The types of problems managers face in decision making situations often determine how a problem is treated. In this article we present a categorization scheme for problems and for types of decisions. Then we show how the type of decision making a manager uses should reflect the characteristics of the problem.
How do Problems differ?
Well structured problems: Straightforward, familiar, easily defined problems
Ill-structured problems: New problems in which information is ambiguous or incomplete
Some problems are straightforward. The goal of the decision maker is clear, the problem familiar and information about the problem easily defined and complete. Examples might include a supplier’s tardiness with an important delivery, a customer wanting to return an Internet purchase, a news program having to respond to an unexpected fast breaking event, or a university’s handling of student who is applying for financial aid. Such situations are called well structured problems. They align closely with the assumptions underlying perfect rationality.
Many situations faced by managers, however, are ill-structured problems. They are new or unusual. Information about problems is ambiguous or incomplete. Examples of ill-structured problems include the decisions to enter new market segment, to hire an architect to design a new office park, or to merge two organizations. So, too, is the decision to invest in a new, unproven technology.
How does a manager make programmed decisions?
A repetitive decision that can be handled by routine approach.
Just as Problems can be divided into two categories, so, too can decisions. As we will see, programmed or routine making is the most efficient way to handle well structured problems. However, when problems are ill structured, managers must rely on non programmed decision in order to develop unique solutions.
An auto mechanic damages a customer’s rim while changing a tire. What does the manager do? Because the company probably has a standardized method for handling this type of problem, it is considered a programmed decision. For example the manager may replace the rim at the company’s expenses. Decisions are programmed to the extent that they are repetitive and routine and to the extent that a specific approach has been worked out for handling them. Because the problem is well structured, the manager does not have to go to the trouble and expenses of working up an involved decision process. Programmed decision making is relatively simple and tends to rely heavily on previous solutions. To develop the alternatives stage in the decision making process is either inexistent or given little attention. Why? Because once the structured problem is defined, its solution is usually self evident or at least reduced to only a few alternatives that are familiar and that have proved successful in the past. In many cases, programmed decision making becomes decision making by precedent. Managers imply do what they and others have done previously in the same situation. The damaged rim does not require the manager to identify and weight criteria or develop a long list of possible solutions. Rather the manager falls back on a systematic procedure rule or policy.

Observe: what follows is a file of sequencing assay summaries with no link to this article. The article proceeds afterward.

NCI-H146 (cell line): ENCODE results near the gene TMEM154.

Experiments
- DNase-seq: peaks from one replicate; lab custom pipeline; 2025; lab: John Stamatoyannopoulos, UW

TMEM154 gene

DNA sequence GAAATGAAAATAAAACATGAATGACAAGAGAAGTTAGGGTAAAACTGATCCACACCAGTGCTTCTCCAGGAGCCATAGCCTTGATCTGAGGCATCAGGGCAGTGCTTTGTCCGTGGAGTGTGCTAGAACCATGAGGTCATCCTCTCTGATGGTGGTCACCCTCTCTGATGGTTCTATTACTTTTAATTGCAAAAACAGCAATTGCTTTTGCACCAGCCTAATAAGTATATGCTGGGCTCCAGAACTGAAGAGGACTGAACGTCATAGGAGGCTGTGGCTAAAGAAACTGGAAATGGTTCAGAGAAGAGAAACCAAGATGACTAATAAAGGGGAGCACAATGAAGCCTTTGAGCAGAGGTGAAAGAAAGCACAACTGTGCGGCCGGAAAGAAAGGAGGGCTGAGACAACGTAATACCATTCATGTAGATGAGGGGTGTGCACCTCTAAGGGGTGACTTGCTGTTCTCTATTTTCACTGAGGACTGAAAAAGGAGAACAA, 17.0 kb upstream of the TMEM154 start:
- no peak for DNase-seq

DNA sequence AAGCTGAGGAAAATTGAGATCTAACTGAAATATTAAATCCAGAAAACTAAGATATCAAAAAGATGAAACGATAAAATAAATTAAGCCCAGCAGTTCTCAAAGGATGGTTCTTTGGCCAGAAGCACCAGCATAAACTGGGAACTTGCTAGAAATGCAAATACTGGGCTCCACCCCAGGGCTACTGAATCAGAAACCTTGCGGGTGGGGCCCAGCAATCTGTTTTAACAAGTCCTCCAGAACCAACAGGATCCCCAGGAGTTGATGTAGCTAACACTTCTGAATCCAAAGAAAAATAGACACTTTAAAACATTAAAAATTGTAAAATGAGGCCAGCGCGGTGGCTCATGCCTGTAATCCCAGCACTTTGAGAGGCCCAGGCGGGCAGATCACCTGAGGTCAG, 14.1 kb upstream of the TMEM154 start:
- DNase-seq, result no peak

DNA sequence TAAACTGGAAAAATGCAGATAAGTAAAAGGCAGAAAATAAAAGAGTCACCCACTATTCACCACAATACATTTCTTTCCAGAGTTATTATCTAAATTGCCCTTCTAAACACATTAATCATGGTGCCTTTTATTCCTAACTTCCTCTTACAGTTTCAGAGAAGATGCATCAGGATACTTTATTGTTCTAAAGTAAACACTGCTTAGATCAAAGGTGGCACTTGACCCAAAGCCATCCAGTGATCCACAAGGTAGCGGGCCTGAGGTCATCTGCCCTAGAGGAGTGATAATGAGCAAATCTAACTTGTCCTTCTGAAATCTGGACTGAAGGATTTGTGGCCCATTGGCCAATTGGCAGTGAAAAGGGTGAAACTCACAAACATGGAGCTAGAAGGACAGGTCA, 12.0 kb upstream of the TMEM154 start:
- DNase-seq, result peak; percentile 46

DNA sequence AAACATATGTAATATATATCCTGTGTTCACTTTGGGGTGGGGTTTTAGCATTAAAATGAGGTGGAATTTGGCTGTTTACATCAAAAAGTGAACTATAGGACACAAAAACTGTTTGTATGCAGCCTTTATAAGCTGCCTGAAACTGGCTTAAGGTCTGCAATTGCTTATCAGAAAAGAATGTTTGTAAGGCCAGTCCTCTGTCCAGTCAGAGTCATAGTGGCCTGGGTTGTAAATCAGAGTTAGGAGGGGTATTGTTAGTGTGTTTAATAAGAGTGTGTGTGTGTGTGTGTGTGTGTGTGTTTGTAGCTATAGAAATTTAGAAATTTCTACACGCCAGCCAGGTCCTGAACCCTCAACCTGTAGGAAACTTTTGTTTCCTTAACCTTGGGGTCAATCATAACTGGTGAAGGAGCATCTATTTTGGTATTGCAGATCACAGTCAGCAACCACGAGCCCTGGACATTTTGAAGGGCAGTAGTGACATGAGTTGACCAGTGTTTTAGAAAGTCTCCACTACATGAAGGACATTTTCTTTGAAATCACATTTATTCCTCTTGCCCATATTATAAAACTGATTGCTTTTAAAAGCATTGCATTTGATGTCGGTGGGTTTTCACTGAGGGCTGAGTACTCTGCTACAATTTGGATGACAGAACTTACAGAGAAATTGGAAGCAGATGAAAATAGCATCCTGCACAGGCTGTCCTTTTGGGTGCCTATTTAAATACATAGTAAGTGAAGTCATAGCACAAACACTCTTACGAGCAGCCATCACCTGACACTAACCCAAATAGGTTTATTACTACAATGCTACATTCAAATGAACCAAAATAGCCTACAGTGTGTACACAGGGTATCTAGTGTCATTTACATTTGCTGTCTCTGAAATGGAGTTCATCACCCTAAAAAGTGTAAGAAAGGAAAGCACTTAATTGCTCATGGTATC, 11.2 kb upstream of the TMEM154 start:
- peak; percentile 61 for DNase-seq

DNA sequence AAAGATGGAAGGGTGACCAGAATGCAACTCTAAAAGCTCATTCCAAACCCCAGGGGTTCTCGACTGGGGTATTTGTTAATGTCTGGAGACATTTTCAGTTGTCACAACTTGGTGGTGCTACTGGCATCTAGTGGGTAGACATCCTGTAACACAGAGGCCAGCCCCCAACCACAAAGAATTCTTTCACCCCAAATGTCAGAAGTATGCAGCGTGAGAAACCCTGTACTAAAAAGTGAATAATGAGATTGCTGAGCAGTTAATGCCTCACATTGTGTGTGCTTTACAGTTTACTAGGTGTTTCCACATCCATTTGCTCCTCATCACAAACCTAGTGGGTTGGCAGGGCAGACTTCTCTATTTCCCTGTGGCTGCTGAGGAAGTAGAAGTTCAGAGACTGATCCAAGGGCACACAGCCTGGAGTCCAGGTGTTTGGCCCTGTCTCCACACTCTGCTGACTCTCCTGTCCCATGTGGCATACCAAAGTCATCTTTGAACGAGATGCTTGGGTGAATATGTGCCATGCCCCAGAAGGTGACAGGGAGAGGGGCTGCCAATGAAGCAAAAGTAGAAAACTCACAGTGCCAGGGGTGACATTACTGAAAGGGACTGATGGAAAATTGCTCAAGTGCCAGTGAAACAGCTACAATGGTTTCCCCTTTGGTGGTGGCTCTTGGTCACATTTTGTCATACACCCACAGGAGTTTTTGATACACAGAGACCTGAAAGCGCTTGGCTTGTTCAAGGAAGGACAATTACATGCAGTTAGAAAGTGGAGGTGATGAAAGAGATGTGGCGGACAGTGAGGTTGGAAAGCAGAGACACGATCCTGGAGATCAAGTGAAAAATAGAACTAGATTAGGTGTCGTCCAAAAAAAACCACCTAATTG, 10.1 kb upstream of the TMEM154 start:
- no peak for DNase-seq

Procedures: A procedure is a series of interrelated sequential steps that a manager can use responding to a well structured problem. The only real difficulty is identifying the problem. Once the problem is clear, so is the procedure. For instance a purchasing manager receives a request from computing services or licensing arrangement to install 250 copies of Norton Antivirus Software. The purchasing manager knows that a definite procedure is in place for handling this decision. Has the requisition been properly filled out and approved? If not, one can send the requisitions back with a note explaining what is deficient. If the request is complete, the approximate costs are estimated. If the total exceeds Rs 50,000 three bids must be obtained. If the total is Rs 50,000 or less, only one vendor need be identified and the order placed. The decision making process is merely the execution of a simple series of sequential steps.
Rule: An explicit statement that tells managers what they ought or ought not to do.
Policies: A general guide that establishes parameters for making decisions. A third guide or making programmed decisions is a policy. It provides guidelines to channel a manager’s thinking in a specific direction. The statement that we promote from within whenever possible is an example of a policy.